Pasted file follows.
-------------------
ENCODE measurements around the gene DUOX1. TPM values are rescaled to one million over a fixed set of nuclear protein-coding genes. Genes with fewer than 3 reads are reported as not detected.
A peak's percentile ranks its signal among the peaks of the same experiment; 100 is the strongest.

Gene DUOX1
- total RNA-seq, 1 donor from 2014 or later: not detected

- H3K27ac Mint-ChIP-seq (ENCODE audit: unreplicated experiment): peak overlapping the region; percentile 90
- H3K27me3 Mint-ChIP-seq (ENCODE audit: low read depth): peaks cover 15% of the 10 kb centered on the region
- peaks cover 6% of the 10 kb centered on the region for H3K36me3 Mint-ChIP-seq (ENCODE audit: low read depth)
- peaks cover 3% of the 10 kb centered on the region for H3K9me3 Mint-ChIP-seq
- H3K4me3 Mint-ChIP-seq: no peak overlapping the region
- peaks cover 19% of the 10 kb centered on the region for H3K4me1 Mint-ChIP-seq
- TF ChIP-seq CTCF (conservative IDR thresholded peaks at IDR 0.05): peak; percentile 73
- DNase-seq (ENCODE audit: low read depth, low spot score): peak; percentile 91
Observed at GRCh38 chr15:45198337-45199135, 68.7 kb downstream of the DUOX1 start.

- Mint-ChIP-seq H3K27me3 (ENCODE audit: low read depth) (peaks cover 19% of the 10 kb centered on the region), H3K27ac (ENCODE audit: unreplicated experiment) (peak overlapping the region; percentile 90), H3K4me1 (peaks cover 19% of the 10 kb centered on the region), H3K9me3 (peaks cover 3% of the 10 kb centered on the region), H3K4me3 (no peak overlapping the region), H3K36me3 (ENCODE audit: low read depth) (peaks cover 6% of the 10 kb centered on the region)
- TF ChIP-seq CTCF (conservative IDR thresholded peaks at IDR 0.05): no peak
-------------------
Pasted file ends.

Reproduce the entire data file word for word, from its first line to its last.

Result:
ENCODE measurements around the gene DUOX1. TPM values are rescaled to one million over a fixed set of nuclear protein-coding genes. Genes with fewer than 3 reads are reported as not detected.
A peak's percentile ranks its signal among the peaks of the same experiment; 100 is the strongest.

Gene DUOX1
- total RNA-seq, 1 donor from 2014 or later: not detected

- H3K27ac Mint-ChIP-seq (ENCODE audit: unreplicated experiment): peak overlapping the region; percentile 90
- H3K27me3 Mint-ChIP-seq (ENCODE audit: low read depth): peaks cover 15% of the 10 kb centered on the region
- peaks cover 6% of the 10 kb centered on the region for H3K36me3 Mint-ChIP-seq (ENCODE audit: low read depth)
- peaks cover 3% of the 10 kb centered on the region for H3K9me3 Mint-ChIP-seq
- H3K4me3 Mint-ChIP-seq: no peak overlapping the region
- peaks cover 19% of the 10 kb centered on the region for H3K4me1 Mint-ChIP-seq
- TF ChIP-seq CTCF (conservative IDR thresholded peaks at IDR 0.05): peak; percentile 73
- DNase-seq (ENCODE audit: low read depth, low spot score): peak; percentile 91
Observed at GRCh38 chr15:45198337-45199135, 68.7 kb downstream of the DUOX1 start.

- Mint-ChIP-seq H3K27me3 (ENCODE audit: low read depth) (peaks cover 19% of the 10 kb centered on the region), H3K27ac (ENCODE audit: unreplicated experiment) (peak overlapping the region; percentile 90), H3K4me1 (peaks cover 19% of the 10 kb centered on the region), H3K9me3 (peaks cover 3% of the 10 kb centered on the region), H3K4me3 (no peak overlapping the region), H3K36me3 (ENCODE audit: low read depth) (peaks cover 6% of the 10 kb centered on the region)
- TF ChIP-seq CTCF (conservative IDR thresholded peaks at IDR 0.05): no peak